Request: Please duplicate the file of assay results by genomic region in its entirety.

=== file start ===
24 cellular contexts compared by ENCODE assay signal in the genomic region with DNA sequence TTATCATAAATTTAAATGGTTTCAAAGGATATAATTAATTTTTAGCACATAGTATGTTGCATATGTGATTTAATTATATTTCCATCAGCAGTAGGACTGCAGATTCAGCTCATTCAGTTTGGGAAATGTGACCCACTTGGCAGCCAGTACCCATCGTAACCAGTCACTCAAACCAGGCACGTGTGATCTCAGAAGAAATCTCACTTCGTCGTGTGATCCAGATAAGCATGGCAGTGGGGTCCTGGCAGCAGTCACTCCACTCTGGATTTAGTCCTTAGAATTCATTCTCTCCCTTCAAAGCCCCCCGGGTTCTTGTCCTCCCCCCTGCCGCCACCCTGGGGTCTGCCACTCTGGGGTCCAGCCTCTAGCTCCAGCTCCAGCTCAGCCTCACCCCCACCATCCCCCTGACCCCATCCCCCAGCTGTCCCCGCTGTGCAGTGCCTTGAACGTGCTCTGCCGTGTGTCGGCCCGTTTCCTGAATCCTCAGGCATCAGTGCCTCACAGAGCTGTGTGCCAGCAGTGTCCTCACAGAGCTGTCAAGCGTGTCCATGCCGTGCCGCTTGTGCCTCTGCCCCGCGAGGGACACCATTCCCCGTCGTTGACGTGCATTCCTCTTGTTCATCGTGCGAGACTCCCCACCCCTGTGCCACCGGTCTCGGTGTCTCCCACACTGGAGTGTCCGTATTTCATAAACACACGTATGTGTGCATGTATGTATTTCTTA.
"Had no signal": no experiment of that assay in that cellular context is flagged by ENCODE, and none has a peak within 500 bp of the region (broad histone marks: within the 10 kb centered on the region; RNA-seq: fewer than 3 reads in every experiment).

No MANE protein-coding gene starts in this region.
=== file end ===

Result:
24 cellular contexts compared by ENCODE assay signal in the genomic region with DNA sequence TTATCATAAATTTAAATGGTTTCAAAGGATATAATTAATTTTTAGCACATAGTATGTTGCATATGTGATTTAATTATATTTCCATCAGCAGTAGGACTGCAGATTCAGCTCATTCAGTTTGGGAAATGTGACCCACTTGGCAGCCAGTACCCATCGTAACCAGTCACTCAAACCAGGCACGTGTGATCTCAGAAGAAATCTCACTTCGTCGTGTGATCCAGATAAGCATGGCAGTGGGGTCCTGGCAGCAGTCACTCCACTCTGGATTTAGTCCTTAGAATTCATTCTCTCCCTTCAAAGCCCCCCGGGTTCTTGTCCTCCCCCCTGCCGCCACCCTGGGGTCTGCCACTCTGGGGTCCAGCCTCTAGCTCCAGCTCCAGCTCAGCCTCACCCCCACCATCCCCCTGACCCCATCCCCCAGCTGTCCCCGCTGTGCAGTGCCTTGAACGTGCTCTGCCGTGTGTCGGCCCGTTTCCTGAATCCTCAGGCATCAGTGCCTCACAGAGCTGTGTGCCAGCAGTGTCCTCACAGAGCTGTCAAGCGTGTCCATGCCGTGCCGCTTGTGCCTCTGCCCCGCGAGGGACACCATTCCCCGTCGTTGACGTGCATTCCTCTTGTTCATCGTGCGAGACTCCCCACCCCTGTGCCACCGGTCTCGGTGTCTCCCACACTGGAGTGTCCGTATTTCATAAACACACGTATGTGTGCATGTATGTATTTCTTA.
"Had no signal": no experiment of that assay in that cellular context is flagged by ENCODE, and none has a peak within 500 bp of the region (broad histone marks: within the 10 kb centered on the region; RNA-seq: fewer than 3 reads in every experiment).

No MANE protein-coding gene starts in this region.